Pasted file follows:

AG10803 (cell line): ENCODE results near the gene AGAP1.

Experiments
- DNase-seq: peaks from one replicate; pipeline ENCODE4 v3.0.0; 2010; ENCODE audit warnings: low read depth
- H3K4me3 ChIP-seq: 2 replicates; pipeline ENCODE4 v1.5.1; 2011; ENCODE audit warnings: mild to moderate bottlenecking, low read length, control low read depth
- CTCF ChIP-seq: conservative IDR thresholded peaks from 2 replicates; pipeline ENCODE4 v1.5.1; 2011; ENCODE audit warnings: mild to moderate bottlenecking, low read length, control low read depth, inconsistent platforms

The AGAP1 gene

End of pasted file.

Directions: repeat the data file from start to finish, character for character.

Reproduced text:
AG10803 (cell line): ENCODE results near the gene AGAP1.

Experiments
- DNase-seq: peaks from one replicate; pipeline ENCODE4 v3.0.0; 2010; ENCODE audit warnings: low read depth
- H3K4me3 ChIP-seq: 2 replicates; pipeline ENCODE4 v1.5.1; 2011; ENCODE audit warnings: mild to moderate bottlenecking, low read length, control low read depth
- CTCF ChIP-seq: conservative IDR thresholded peaks from 2 replicates; pipeline ENCODE4 v1.5.1; 2011; ENCODE audit warnings: mild to moderate bottlenecking, low read length, control low read depth, inconsistent platforms

The AGAP1 gene